'"What I need is a drink," said Mayhew glumly.
"Hm? Oh, sorry." Miles handed the bottle back. An idea was forming up in the back of his mind, like a nebula just starting to contract. A little more mass, and it would start to glow, a proto star ... “I have it!" he cried, straightening out suddenly, and accidently giving himself an unwanted spin. ,
Mayhew flinched, nearly firing his needier through the floor. He glanced uncertainly at the squeeze bottle. "'No, I have it," he corrected.
Miles overcame the spin. '"We'd better do this from here. The first principle of strategy—never give up an advantage. Can I use your comconsole?"
“Y," said Miles grandly, "am going to buy this ship. And then I shall hire you to pilot it."
Mayhew stared in bewilderment, looking from Miles to the bottle and back. "You got that much money?"
"Mm ... Well, I have assets ..."
A few minutes' work with the comconsole brought the salvage operator's face on the screen. Miles put his proposition succinctly. Calhoun's expression went from disbelief to outrage.
"You call that a compromise?" he cried. "At cost! And backed by—I'm not a damned real estate broker!"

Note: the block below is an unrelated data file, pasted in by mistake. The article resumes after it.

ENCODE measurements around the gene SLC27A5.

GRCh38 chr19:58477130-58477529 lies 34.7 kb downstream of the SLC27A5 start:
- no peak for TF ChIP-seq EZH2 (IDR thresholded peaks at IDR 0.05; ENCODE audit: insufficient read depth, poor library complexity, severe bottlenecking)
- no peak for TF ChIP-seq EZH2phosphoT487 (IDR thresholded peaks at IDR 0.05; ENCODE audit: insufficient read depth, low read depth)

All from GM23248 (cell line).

"Mr. Calhoun," said Miles sweetly, "may I point out, the choice is not between my note and this ship. The choice is between my note and a rain of glowing debris."
"If I find out you're in collusion with that—"
"Never met him before today," Miles disclaimed.
"What's wrong with the land?" asked Calhoun suspiciously. "Besides being on Barrayar, I mean."
"Ifs like fertile farm country," Miles answered, not quite directly. "Wooded—100 centimeters of rain a year—" that ought to fetch a Betan, "barely 300 kilometers from the capital."
Downwind, fortunately for the capital. "And I own it absolutely. Just inherited it from my grandfather recently. Go ahead and check it through the Barrayaran Embassy. Check the climate plats."
"This rainfall—it's not all on the same day or something, is it?"
"Of course not," replied Miles, straightening indignantly. Not easy, in free fall. "Ancestral land—it's been in my family for ten generations. You can believe I'll make every effort to cover that note before I'll let my home ground fall from my hands—"
Calhoun rubbed his chin irritably. "Cost plus twenty-five percent," he suggested.
"Ten, or I'll let you deal directly with Pilot Officer Mayhew."
"All right," groaned Calhoun, "ten percent."
It was not quite that easy, of course. But thanks to the efficiency of the Betans' planetary information network, a transaction that would have taken days on Barrayar was completed in less than an hour, right from Mayhew's control room. Miles was cannily reluctant to give up the tactical bargaining advantage possession of the toggle box gave them, and Mayhew, after his first astonishment had worn off, became silent and loathe to leave.